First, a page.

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Ravens position review: Mark Andrews is the headliner at tight end, but Nick Boyle’s return is key

At his season-ending news conference last week, general manager Eric DeCosta called the Ravens a “tight end-centric offense.” Coordinator Greg Roman found that harder to accommodate amid a depleting 2020.

In March, the Ravens traded away former first-round pick Hayden Hurst, breaking up the NFL’s deepest tight end room. In November, Nick Boyle suffered a season-ending knee injury, and Mark Andrews tested positive for the coronavirus. But as the team stormed to its third straight postseason appearance, the offense got help at the position from faces old and new.

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In the third of a series of position reviews, The Baltimore Sun will examine the team’s tight end and fullback situation. Next up is wide receiver.

2020 in review

On offense, no position took a harder hit this past season than tight end. In 2019, Andrews, Hurst and Boyle combined to make 125 catches for 1,522 yards — only the Philadelphia Eagles had more — and 14 touchdowns. In 2020, Andrews, Boyle and midseason addition Luke Willson had 73 catches for 826 yards and nine touchdowns. Fullback Patrick Ricard added nine grabs for 45 yards and a score.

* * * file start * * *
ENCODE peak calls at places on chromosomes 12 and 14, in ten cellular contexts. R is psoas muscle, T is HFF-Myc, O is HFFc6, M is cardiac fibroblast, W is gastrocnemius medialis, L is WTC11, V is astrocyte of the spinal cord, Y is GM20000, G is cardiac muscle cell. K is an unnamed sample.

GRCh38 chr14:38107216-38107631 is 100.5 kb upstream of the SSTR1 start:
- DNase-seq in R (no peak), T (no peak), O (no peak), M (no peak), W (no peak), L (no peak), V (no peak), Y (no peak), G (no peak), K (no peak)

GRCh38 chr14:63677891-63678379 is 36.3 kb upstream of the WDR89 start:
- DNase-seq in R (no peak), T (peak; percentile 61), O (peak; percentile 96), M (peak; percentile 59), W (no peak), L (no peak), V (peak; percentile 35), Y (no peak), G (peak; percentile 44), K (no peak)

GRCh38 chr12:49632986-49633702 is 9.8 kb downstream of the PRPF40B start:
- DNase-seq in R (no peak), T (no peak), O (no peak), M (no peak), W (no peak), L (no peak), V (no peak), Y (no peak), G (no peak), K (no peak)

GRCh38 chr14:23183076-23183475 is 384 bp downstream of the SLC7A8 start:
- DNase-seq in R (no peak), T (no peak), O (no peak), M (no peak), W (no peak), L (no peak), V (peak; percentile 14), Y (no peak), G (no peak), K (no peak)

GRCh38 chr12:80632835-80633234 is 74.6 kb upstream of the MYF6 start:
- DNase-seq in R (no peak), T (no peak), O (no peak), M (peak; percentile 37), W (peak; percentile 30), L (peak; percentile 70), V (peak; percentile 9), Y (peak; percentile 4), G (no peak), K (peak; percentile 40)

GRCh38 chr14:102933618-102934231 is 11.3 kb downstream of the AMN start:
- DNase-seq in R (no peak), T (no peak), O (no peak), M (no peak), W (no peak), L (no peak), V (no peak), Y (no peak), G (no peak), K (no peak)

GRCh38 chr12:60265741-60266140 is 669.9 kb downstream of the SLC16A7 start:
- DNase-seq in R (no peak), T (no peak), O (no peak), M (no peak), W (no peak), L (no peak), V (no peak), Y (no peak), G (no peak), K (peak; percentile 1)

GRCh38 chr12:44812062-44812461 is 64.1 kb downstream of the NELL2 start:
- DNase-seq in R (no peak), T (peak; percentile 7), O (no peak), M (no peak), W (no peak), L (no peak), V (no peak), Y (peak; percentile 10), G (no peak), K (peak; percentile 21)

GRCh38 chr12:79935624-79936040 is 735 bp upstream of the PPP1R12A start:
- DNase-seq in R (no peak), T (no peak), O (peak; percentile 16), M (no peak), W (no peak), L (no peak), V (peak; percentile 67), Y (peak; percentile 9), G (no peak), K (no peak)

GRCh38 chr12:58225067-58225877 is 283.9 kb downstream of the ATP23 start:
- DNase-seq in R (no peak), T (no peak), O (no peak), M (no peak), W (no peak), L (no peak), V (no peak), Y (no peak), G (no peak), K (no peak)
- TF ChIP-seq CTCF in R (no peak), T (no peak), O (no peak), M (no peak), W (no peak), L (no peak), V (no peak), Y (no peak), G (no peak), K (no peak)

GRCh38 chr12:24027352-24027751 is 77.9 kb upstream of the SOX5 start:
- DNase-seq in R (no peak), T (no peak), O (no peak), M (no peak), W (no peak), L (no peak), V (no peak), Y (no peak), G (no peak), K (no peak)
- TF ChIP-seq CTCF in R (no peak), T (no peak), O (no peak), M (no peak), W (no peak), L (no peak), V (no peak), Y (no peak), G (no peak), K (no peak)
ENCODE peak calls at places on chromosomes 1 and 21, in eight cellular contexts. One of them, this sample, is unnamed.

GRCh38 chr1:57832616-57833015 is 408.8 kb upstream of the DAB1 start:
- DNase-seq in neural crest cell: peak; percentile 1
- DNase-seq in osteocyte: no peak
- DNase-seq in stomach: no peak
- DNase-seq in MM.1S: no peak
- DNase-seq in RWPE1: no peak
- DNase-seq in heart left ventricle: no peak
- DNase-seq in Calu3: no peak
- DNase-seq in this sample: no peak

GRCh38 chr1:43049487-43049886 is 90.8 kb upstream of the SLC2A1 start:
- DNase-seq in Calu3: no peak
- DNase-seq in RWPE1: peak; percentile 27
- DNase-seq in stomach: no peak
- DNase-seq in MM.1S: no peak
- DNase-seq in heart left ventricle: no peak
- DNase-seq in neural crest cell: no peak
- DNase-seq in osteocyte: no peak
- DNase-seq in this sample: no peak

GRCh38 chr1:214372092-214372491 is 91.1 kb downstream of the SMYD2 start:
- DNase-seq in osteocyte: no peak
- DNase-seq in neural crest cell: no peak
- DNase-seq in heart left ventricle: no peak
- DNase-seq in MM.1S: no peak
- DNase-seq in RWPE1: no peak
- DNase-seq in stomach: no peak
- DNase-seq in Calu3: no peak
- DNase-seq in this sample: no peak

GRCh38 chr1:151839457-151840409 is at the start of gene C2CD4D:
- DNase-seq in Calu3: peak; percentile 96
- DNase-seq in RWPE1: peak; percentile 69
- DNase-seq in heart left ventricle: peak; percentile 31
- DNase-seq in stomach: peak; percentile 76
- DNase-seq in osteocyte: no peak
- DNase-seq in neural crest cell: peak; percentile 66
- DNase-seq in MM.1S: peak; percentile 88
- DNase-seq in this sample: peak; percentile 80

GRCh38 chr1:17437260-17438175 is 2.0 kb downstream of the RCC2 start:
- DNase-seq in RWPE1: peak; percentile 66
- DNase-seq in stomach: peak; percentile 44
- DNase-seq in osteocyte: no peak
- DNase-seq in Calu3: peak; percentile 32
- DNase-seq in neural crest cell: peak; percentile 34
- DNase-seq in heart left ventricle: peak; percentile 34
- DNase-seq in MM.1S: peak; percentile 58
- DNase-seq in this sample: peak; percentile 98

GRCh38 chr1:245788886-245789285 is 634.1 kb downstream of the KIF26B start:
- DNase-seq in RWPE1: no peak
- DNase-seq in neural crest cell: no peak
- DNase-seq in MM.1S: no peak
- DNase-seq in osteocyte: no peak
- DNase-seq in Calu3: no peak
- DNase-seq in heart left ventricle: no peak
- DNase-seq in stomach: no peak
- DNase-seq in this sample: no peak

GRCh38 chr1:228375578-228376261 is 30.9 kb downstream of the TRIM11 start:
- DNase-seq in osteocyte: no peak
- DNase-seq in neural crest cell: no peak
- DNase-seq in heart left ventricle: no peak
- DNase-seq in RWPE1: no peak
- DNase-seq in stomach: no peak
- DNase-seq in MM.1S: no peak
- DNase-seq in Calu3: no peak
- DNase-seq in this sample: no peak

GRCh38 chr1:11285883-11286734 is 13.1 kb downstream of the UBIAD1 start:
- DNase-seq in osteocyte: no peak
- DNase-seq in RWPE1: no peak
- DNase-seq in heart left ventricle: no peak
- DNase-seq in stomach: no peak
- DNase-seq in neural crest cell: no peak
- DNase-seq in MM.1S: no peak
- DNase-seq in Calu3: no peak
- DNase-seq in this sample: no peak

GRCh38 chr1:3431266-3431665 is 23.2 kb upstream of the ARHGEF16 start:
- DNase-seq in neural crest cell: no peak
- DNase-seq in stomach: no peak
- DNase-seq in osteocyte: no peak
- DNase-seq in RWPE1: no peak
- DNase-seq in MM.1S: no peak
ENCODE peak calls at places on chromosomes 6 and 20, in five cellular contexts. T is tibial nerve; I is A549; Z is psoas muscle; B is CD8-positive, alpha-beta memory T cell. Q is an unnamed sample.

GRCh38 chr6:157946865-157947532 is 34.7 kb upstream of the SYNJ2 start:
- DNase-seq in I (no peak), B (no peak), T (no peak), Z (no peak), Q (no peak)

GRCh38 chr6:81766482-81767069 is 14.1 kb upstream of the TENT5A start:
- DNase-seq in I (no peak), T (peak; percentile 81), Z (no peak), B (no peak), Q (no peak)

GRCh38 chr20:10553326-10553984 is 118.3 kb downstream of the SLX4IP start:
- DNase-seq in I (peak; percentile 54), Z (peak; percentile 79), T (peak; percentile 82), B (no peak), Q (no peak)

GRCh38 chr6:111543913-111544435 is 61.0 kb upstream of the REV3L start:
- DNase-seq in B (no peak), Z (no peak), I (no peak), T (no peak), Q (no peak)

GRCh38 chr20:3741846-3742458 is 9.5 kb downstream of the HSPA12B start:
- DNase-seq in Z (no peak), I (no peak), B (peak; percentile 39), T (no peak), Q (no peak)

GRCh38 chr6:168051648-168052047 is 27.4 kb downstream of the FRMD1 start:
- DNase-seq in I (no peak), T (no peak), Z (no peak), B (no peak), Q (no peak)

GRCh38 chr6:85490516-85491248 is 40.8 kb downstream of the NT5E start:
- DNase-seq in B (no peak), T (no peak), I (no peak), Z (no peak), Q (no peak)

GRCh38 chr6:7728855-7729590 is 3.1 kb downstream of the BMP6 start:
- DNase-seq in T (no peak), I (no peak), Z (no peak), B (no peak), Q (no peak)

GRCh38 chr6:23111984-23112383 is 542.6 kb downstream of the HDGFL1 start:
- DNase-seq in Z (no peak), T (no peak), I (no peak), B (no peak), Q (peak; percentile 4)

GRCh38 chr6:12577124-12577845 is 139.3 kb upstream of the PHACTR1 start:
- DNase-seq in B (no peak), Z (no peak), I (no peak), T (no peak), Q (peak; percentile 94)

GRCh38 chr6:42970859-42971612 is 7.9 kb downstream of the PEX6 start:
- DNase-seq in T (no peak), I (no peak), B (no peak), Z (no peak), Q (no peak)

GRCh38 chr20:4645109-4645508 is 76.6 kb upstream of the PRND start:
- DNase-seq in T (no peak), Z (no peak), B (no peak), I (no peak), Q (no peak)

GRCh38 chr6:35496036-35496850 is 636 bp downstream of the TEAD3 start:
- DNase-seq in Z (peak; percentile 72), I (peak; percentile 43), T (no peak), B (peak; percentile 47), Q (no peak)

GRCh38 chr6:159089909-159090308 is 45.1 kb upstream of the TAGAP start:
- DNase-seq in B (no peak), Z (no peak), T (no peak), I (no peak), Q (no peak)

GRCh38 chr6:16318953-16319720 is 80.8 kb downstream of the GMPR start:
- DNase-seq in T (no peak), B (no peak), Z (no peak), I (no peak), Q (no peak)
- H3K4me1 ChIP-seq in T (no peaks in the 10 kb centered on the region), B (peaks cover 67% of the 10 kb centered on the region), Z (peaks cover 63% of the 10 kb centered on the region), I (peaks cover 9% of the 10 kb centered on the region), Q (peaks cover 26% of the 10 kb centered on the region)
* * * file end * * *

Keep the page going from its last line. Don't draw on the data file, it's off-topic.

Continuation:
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Because of injuries and infections, the Ravens ended up using five tight ends: Andrews (14 games), Boyle (nine), Eric Tomlinson (six), Willson (three) and Sean Culkin (one). Ricard, who missed one game after testing positive for COVID-19, had a flexible role in the offense, sometimes lining up in the backfield with quarterback Lamar Jackson, other times lining up as an in-line tight end.

Depth chart

Mark Andrews

Skinny: Andrews’ improvements as a blocker were obvious, and after a solid 58-catch, 701-yard season, he has the second-most receiving yards in franchise history over his first three years, behind only wide receiver Torrey Smith. Andrews still needs a breakout performance in the postseason, where he’s averaged just 34.8 yards per game.

Contract status: Andrews is entering the final year of his four-year rookie contract. He has a $1.1 million salary cap hit next season, but he’s eligible for a contract extension this offseason.

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Patrick Ricard